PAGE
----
Nokia's Week Started Poorly and Got Worse - TheStreet

Finnish mobile giant

Nokia

(NOK) - Get Report

took a drubbing this week, whipped by a less-than-encouraging industry report and followed by persistent rumors trickling out of Europe that it might reduce revenue estimates. Nokia's shares fell more than 14% since last Friday's close, finishing yesterday at $14.25.

Despite the market pressures midweek, which led to a one-day decline Tuesday of 6%, the leading handset manufacturer kept quiet, as most U.S. analysts and brokers had expected. Industry watchers said the company is likely to leave the highly anticipated task of revising its estimates downward for its intraquarter update on June 11.

"If Nokia is losing more market share than we suspect, then it's possible that they'll revise guidance," said analyst Mark Roberts at Wachovia Securities, a firm that has not done any banking with Nokia. "They'll try to couch it as being an industrywide problem -- continued weakness in global handset demand -- and not that it's Nokia-specific."

In April, the company forecast that full-year sales would gain between 4% to 9%, instead of an earlier estimate of 15%.

Nokia's bad week was touched off by a Gartner Group report Monday. The report suggested that while the company managed to register a slight bump in market share of sales to end-users, gaining 0.2% to 34.7% in the first quarter compared with the first-quarter last year, sequential comparisons were grim. Nokia actually dropped share in sales to the end-user category from 36.9% in the fourth quarter last year to 34.7% in the first quarter this year, according to the report. Overall handset sales dropped 3.8% worldwide year over year, to 93.8 million units in this year's first quarter.

More bad news followed after one of Nokia's plastics suppliers,

Eimo

(EIMO)

, reduced its sales forecasts midweek, citing "significantly lower estimated volumes in Europe by several customers." The news launched rumors among the brokerage community in Europe about a potential revision on Nokia's guidance this week. Some analysts discounted the news, saying the plastics industry is not the best indicator of performance in the handset sector. "Given that plastics are a commodity business, share loss or share wins are volatile," said wireless-equipment analyst Matthew Hoffman at SoundView Technology Group. "There's no direct correlation." SoundView does not have a banking relationship with Nokia.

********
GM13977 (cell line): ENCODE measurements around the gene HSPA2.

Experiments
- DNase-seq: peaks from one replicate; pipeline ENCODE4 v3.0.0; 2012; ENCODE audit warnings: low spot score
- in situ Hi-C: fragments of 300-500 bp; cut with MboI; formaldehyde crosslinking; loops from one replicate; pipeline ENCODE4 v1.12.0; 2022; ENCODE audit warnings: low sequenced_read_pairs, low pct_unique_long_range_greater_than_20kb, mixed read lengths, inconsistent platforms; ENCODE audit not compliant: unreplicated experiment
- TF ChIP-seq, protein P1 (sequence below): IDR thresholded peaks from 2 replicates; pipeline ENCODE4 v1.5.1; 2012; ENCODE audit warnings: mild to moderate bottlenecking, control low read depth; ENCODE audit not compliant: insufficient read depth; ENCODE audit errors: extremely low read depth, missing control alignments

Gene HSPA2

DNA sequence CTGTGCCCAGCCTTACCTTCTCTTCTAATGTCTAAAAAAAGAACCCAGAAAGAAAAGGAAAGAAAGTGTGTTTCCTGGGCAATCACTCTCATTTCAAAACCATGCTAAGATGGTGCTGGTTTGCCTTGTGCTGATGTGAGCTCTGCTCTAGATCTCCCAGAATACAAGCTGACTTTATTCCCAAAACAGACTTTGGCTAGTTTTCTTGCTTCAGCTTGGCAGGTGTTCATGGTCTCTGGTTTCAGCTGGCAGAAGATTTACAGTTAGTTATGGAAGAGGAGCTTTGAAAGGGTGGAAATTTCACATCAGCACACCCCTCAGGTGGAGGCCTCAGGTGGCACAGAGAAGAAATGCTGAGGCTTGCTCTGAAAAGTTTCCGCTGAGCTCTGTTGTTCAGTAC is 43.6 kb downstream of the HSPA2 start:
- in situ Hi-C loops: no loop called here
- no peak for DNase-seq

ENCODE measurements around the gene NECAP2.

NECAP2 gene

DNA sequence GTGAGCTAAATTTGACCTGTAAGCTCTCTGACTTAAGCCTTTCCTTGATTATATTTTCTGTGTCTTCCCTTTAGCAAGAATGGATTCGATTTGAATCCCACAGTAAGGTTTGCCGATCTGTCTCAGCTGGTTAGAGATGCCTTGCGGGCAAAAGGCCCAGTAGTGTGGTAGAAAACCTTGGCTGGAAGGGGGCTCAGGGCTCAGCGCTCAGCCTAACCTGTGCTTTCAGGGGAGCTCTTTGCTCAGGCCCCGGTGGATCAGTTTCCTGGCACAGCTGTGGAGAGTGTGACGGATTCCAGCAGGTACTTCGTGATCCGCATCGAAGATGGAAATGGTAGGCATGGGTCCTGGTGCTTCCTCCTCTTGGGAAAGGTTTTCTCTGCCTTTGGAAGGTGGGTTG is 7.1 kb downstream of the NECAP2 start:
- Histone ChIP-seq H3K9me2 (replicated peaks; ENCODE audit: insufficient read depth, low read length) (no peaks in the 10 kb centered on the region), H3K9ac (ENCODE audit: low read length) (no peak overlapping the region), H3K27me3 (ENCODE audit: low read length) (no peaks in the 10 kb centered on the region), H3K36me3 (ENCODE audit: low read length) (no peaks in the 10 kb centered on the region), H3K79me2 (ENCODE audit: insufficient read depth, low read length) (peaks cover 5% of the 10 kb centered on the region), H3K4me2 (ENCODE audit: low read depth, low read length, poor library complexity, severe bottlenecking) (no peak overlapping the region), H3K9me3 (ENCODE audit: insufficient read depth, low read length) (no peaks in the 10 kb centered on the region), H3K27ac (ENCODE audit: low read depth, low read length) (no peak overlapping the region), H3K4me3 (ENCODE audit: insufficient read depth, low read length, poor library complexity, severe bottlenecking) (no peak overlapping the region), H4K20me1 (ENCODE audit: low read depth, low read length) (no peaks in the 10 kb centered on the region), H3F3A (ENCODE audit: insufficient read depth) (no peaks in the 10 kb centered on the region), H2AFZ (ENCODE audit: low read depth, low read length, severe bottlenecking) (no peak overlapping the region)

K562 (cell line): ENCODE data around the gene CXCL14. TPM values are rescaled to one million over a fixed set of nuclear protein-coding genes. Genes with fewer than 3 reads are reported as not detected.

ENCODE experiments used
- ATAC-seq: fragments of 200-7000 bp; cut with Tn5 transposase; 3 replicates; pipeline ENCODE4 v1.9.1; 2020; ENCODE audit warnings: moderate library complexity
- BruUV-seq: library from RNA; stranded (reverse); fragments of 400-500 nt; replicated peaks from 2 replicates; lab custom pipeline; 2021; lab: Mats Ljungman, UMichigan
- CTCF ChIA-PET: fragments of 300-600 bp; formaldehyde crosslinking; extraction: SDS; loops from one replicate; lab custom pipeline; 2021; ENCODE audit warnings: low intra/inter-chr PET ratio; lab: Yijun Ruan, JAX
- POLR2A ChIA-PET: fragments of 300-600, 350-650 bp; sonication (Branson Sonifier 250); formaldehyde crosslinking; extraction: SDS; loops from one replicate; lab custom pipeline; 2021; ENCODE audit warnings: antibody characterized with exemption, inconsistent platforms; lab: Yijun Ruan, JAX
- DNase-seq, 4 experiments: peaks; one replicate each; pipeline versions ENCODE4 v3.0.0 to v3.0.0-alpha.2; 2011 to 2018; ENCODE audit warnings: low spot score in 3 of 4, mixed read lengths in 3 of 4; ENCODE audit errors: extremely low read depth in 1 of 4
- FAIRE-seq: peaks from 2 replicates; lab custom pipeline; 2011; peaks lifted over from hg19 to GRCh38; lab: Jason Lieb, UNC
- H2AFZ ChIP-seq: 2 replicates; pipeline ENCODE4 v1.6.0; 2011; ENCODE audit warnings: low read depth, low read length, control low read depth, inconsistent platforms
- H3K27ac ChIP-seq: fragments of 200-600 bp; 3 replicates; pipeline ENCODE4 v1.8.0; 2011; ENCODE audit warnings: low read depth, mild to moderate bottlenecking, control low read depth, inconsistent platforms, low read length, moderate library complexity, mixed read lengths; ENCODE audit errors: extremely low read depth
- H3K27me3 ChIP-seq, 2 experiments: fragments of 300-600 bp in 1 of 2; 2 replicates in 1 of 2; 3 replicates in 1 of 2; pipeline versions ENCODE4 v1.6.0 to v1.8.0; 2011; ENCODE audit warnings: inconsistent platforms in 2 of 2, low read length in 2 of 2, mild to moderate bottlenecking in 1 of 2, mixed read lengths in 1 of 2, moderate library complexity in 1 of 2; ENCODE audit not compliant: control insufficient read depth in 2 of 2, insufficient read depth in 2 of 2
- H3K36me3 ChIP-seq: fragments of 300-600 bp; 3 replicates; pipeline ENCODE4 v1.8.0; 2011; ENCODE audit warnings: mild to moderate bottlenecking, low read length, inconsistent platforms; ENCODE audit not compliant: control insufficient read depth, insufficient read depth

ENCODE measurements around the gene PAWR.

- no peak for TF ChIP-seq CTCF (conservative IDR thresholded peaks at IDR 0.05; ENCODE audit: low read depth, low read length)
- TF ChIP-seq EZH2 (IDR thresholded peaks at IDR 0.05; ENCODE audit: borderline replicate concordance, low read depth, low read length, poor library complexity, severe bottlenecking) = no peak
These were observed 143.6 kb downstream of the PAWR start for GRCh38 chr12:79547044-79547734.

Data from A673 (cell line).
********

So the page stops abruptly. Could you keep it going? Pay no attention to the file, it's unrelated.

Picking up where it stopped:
At the heart of the concerns is Nokia's ambitious estimate for an industrywide projection of between 400 million and 420 million handsets shipped by year-end, which was already revised from an estimate of 420 million to 440 million earlier this year. The lion's share of sales are expected to come in the second half, on next-generation models consumers will need to take advantage of upcoming high-speed wireless data services from the major national carriers. But slower-than-expected deployment may crimp sales of these snazzy handsets, said analysts, leading many to reduce their forecasts.

In May, Deutsche Bank Securities reduced its global handset shipment forecasts to 386 million units shipped, a far cry from its own previous projection of 410 million units.

Oddly, few of those worries plagued competitor

Motorola

(MOT)

, which, although also victim to industrywide concerns, managed to gain market share at Nokia's expense, according to the same Gartner Group report. In one of several surprises, Motorola gained 2% to 15.6% to defend its second-place position on sales of 14.5 million units. Gains were attributed to growth in China, due to strong sales in the region during Chinese lunar New Year promotions in the first quarter.

But Motorola's short-term boost in the region is not without caveats:

Reuters

reported Friday morning that the Chinese government is prepared to institute stricter cell-phone radiation laws that will depress carriers and handset makers: Carriers will need to upgrade their towers to emit stronger signals, while handset makers may soon be required to sell modified phones. It remains to be seen what Motorola's strength as the No. 1 handset maker in China will bear.

Motorola shares finished the week up 0.4% to $16.85.

Samsung

emerged as the strongest gainer, jumping to third place, with 9.6% share, compared with 6.2% in the same period a year ago.